Karon Davis Mourned the Loss of Her Husband, Artist Noah Davis, By Turning Grief Into Art
BY MATT STROMBERG
“If I could have made it 50 stories high to explain how painful this has been, I would have done that,” artist Karon Davis says. “It's like no tissue box is big enough to dry my tears, our tears.”
She’s referring to Cry, Baby, a nine-foot-tall plaster-and-wood sculpture of a Kleenex box that is included in her solo show, "Pain Management," currently on view at Wilding Cran Gallery. Dealing with themes of grief, mourning and resilience, the exhibition is an elegiac response to the loss of Davis’ husband, the artist Noah Davis, who succumbed to a rare form of cancer last summer.
The Davises are also known for founding the Underground Museum, a non-profit arts space in the central-L.A. neighborhood of Arlington Heights, just north of the 10 freeway. Through various collaborations — including a multi-year partnership with MOCA — the space became the nexus of activity for many in the African American creative community, providing a space to display works and even address recent racial turmoil by offering a forum for Black Lives Matter. Noah also shared the space with his brother, Kahlil Joseph, a filmmaker who created works for artists like Flying Lotus, and who was recently nominated for an Emmy for directing a part of Beyonce's visual-album, "Lemonade."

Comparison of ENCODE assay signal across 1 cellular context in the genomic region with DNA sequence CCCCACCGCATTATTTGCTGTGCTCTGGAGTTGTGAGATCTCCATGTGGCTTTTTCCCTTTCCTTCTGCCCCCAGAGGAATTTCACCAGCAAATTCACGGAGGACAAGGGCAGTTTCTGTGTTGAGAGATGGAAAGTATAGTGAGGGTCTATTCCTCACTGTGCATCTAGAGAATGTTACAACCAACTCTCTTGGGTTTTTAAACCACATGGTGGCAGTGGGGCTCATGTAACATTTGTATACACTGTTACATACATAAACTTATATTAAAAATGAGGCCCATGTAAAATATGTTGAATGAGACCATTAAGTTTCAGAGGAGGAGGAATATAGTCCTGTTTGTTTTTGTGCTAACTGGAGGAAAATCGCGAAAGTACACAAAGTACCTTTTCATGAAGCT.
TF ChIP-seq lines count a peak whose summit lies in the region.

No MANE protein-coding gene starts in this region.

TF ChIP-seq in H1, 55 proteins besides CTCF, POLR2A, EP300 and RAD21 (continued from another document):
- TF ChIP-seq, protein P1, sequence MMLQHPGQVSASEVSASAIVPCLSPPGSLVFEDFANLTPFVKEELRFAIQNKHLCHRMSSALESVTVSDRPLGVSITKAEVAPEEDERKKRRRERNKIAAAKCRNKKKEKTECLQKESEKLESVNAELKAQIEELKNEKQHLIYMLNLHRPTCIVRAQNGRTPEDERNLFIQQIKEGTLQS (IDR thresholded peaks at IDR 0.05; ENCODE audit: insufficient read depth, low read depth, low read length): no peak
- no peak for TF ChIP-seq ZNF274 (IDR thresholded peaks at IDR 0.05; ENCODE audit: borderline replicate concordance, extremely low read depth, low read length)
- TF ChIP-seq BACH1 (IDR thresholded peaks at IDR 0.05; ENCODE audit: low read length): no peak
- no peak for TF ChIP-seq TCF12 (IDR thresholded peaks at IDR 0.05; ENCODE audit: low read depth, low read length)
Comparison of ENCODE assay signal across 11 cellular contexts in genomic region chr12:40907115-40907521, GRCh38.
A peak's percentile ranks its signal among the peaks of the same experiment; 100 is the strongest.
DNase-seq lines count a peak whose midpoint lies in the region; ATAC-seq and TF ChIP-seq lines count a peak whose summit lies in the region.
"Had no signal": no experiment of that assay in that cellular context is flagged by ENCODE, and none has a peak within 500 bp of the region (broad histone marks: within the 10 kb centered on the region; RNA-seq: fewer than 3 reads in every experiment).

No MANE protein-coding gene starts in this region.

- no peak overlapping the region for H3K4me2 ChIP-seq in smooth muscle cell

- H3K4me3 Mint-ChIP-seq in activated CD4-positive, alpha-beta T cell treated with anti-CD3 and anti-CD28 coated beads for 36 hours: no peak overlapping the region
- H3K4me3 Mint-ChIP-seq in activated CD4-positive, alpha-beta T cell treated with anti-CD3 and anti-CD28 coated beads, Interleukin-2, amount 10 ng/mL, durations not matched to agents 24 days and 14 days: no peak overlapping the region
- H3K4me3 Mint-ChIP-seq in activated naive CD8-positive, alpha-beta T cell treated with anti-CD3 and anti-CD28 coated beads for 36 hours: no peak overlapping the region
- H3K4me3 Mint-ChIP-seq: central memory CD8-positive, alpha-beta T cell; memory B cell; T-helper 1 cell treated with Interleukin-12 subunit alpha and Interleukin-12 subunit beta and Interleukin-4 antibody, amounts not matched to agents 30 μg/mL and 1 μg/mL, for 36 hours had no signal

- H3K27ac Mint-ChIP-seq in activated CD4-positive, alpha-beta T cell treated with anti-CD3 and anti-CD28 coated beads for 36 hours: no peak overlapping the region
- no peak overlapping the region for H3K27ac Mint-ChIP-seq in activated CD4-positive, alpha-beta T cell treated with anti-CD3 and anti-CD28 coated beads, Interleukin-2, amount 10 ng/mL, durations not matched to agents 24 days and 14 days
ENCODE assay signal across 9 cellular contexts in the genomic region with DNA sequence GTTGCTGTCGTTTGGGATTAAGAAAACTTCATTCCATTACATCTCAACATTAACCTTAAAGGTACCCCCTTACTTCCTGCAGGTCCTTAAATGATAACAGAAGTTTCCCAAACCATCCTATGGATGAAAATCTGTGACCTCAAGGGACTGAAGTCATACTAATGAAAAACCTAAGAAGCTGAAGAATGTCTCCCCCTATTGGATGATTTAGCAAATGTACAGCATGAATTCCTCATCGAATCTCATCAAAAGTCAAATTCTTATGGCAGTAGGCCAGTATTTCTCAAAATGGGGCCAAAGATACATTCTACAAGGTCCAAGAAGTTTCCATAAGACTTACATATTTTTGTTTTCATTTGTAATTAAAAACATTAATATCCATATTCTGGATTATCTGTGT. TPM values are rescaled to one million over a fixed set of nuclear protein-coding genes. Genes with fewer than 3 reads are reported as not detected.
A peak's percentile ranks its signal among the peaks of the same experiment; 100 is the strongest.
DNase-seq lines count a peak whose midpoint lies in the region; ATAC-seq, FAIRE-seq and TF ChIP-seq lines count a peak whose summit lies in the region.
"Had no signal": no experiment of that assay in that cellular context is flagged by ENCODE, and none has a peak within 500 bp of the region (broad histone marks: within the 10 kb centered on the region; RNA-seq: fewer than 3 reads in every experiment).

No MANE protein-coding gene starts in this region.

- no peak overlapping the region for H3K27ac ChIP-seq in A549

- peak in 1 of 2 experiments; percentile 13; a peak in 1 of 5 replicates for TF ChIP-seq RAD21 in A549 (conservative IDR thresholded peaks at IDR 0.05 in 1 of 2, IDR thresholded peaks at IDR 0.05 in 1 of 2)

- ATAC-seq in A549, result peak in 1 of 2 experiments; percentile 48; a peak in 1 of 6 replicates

Alongside the oversized tissue box, Davis has created an array of life-size sculptural figures that relate to the years spent dealing with her husband’s illness. Made by wrapping strips of plaster-dipped cloth around live models, they are uncannily life-like, despite their bone-white color. Three nurse figures in scrubs, each personifying a different drug, stand in for all the individuals who helped them over the years.
“The first piece I created was Nicotine Nurse, and actually Noah worked on that with me,” Davis says. “We had talked about this series of nurses, and I promised him I'd finish it.”
The veteran nurse rests on bench, taking a break between shifts with a cup of coffee and a cigarette. A scarecrow nurse named for the chemo drug Ifosfamide stands watch over rows of tissues that sprout up from a plot of earth like crops of sadness. Near the gallery’s entrance an Angel nurse representing Morphine kneels. Her flowing wings are made from shredded medical bills, a physical manifestation of the financial burden so many sick Americans struggle with.